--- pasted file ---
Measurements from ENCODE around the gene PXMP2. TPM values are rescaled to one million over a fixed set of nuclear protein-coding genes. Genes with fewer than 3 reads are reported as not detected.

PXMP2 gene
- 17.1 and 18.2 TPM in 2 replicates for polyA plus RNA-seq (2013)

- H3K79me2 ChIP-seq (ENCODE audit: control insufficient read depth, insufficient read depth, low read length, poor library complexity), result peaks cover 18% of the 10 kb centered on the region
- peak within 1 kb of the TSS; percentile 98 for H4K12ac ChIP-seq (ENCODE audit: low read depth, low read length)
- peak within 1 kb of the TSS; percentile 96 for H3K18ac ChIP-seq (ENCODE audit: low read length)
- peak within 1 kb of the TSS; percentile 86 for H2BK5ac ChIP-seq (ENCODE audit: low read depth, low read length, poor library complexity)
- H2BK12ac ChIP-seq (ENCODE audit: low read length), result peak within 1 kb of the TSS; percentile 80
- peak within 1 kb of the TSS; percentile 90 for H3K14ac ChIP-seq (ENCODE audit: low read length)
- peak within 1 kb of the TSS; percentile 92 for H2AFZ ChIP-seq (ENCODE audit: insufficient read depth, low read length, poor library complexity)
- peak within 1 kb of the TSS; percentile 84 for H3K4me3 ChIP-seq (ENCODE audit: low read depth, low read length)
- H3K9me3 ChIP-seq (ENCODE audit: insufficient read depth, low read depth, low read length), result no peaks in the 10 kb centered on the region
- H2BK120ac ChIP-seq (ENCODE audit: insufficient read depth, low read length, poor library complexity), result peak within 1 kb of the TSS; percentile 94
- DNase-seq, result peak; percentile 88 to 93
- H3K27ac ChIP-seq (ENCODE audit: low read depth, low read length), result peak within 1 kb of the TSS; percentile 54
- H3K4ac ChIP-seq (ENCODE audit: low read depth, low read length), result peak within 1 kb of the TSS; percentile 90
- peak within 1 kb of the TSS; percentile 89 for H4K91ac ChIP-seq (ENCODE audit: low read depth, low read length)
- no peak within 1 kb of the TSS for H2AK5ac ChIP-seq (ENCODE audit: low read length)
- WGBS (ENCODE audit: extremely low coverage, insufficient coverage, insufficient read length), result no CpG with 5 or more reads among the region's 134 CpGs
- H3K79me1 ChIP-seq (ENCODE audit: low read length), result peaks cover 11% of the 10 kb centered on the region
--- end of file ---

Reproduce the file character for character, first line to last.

Measurements from ENCODE around the gene PXMP2. TPM values are rescaled to one million over a fixed set of nuclear protein-coding genes. Genes with fewer than 3 reads are reported as not detected.

PXMP2 gene
- 17.1 and 18.2 TPM in 2 replicates for polyA plus RNA-seq (2013)

- H3K79me2 ChIP-seq (ENCODE audit: control insufficient read depth, insufficient read depth, low read length, poor library complexity), result peaks cover 18% of the 10 kb centered on the region
- peak within 1 kb of the TSS; percentile 98 for H4K12ac ChIP-seq (ENCODE audit: low read depth, low read length)
- peak within 1 kb of the TSS; percentile 96 for H3K18ac ChIP-seq (ENCODE audit: low read length)
- peak within 1 kb of the TSS; percentile 86 for H2BK5ac ChIP-seq (ENCODE audit: low read depth, low read length, poor library complexity)
- H2BK12ac ChIP-seq (ENCODE audit: low read length), result peak within 1 kb of the TSS; percentile 80
- peak within 1 kb of the TSS; percentile 90 for H3K14ac ChIP-seq (ENCODE audit: low read length)
- peak within 1 kb of the TSS; percentile 92 for H2AFZ ChIP-seq (ENCODE audit: insufficient read depth, low read length, poor library complexity)
- peak within 1 kb of the TSS; percentile 84 for H3K4me3 ChIP-seq (ENCODE audit: low read depth, low read length)
- H3K9me3 ChIP-seq (ENCODE audit: insufficient read depth, low read depth, low read length), result no peaks in the 10 kb centered on the region
- H2BK120ac ChIP-seq (ENCODE audit: insufficient read depth, low read length, poor library complexity), result peak within 1 kb of the TSS; percentile 94
- DNase-seq, result peak; percentile 88 to 93
- H3K27ac ChIP-seq (ENCODE audit: low read depth, low read length), result peak within 1 kb of the TSS; percentile 54
- H3K4ac ChIP-seq (ENCODE audit: low read depth, low read length), result peak within 1 kb of the TSS; percentile 90
- peak within 1 kb of the TSS; percentile 89 for H4K91ac ChIP-seq (ENCODE audit: low read depth, low read length)
- no peak within 1 kb of the TSS for H2AK5ac ChIP-seq (ENCODE audit: low read length)
- WGBS (ENCODE audit: extremely low coverage, insufficient coverage, insufficient read length), result no CpG with 5 or more reads among the region's 134 CpGs
- H3K79me1 ChIP-seq (ENCODE audit: low read length), result peaks cover 11% of the 10 kb centered on the region